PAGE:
My last post was a bit on the dark side. It happens. Since then I've had many good days:
1) Anita and Tara came to visit and we spent a busy and fun weekend together going to the Wynwood Art District monthly art walk, dancing at the Vagabond, bicycle riding in the Everglades, eating baleadas and reminiscing at a Honduran restaurant, and generally lounging about in Coconut Grove. We stumbled upon the same vintage store twice in three days. Unfortunately, I don't have any pictures of our weekend together so I'm waiting for them to post their pictures on Facebook so that I can steal them and write a blog post about their time here in Miami.
2) Bi-monthly ,pay day, happy hour with the 5th grader teachers at The Yardhouse.
3) Moonlight Classic Movie night at The Barnacle, complete with blankets, a wine and cheese picnic, and a nice breeze. It was also the first time that I'd ever watched Audrey Hepburn and Humphrey Bogart in a movie - Sabrina. I have to admit that I was taken aback, and a bit disgusted, at the very clear age difference between Hepburn and Bogart in the film. That they were supposed to have fallen in love with each other was very difficult to believe...on the other hand, his character was filthy rich so I suppose I shouldn't have been surprised at all. Bogart just looked so much older than Hepburn. I guess I'm accustomed to all the makeup, botox, and camera tricks that are used in movies in the present time. Also, now I understand what all the fuss is about Audrey Hepburn - she was so beautiful and (seemingly) talented. You just don't see thick eyebrows like that on movie stars anymore.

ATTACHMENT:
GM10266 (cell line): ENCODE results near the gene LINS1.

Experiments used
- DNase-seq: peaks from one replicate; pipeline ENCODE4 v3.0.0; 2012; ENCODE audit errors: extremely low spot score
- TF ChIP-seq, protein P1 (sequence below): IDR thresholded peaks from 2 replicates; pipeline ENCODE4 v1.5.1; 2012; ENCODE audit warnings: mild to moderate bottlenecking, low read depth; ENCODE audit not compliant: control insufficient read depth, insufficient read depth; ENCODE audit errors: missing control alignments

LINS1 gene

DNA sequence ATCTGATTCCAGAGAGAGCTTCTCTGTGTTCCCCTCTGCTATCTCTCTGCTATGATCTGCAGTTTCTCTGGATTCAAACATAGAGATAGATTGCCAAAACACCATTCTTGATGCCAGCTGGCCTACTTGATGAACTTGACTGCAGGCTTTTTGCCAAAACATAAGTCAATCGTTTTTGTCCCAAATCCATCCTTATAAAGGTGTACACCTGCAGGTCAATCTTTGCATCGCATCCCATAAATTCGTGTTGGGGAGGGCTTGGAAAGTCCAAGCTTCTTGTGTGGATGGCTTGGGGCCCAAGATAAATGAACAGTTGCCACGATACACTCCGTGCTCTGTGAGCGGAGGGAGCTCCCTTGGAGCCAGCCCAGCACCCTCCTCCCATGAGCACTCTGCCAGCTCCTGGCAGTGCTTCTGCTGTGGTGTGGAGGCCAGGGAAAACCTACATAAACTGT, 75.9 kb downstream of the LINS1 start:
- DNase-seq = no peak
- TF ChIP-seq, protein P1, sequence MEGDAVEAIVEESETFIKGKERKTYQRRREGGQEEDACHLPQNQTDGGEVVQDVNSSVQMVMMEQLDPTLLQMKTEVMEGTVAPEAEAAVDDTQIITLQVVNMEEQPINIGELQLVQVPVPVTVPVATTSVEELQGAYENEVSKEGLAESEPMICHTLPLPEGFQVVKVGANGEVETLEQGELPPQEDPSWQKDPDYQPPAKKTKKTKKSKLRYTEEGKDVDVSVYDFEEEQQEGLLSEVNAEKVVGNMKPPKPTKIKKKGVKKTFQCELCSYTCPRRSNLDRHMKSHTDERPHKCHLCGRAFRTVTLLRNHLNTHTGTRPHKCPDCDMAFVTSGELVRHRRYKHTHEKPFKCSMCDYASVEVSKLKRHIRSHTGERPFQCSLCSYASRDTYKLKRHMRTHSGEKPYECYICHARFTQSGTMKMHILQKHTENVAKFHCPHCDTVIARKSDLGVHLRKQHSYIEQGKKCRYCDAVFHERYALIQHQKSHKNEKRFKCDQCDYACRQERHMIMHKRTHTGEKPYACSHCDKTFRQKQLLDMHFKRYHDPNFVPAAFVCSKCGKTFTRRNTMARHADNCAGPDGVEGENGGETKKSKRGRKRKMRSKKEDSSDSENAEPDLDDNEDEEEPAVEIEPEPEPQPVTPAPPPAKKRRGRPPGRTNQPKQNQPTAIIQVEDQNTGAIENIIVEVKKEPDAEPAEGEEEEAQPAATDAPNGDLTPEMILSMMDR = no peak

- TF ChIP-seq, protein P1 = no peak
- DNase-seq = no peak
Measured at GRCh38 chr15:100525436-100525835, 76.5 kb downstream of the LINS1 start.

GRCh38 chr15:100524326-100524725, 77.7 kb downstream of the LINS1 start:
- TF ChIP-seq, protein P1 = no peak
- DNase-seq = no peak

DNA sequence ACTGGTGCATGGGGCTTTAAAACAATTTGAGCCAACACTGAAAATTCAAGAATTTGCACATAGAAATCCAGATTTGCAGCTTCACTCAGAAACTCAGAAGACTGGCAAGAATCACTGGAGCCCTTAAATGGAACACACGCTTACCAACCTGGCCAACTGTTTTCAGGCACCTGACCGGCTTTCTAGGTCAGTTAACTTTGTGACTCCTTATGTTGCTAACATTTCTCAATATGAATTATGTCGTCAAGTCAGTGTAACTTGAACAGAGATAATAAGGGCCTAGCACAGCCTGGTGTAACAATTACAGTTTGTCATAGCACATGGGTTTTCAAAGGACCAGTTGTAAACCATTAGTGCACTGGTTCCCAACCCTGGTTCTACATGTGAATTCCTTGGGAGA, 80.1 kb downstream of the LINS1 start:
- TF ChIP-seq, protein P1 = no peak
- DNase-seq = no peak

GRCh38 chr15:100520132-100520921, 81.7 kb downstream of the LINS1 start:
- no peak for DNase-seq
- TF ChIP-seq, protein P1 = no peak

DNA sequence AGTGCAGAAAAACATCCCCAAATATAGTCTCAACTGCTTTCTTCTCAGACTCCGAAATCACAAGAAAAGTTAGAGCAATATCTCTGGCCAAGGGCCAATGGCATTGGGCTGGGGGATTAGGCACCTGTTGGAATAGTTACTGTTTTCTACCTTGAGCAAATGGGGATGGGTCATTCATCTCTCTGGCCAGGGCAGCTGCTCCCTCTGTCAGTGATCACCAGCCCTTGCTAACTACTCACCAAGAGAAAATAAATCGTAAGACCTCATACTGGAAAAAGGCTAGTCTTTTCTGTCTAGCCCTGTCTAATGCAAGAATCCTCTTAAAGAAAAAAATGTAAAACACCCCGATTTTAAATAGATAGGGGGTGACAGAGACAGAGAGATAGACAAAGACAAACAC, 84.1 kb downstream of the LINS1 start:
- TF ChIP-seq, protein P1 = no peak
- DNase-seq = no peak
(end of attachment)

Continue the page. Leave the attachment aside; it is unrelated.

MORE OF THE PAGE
So, you see, my life did pick up on a positive note since my last post. But all that seriously threatened to fall apart today when I walked into my classroom at 7:30 this morning to find that the air conditioning was not working. Yes, it may be Fall, but in Miami the temperature is still in the 80's. In fact, it was cooler outside of my classroom than inside of it. An hour later, after marking my class down for perfect attendance, I came to the sad and often recognized realization that I still have forty students in my classroom. I still have forty students to teach without a co-teacher. Forty students whose FCAT scores rely heavily on my ability to teach them math and science. Have I mentioned before that I'm not even certified to teach fifth grade? The sad thing is, I'm actually getting used to having such an absurd class situation. Watching my class walk to the cafeteria and take up the entire length of the hallway is normal to me now. Squeezing through rows of desks and around students in my classroom is normal to me now. Having to grade forty tests, and distribute forty different sets of homework, and send forty students to the restrooms are all normal to me now. I have become desensitized to such an obscene injustice in the Miami public school system. Or so I thought...
Then my students had music class today, which they always do on Mondays. Since I have so many students I can't take them to the school's music room, which is what all of the other classes do, so the music teacher comes to my room and conducts her lesson from there. At first, this bothered me terribly because I really needed to use my planning hour to plan and organize in my classroom and I hated having to share my planning period with my forty students and their extremely loud Cuban music teacher. Then I got used to it and was able to ignore the students singing and the music teacher's keyboard playing. Until today when she decided it was time to bring out the xylophones and mallets - a set for each student! EACH STUDENT. I quickly downed two ibuprofens and left the classroom in search of a quiet and air conditioned room. Yes, my planning period was wasted but at least I still have my sanity...for now.
Are you wondering what one Cuban lady and forty students with xylophones and mallets sounds like? Enjoy: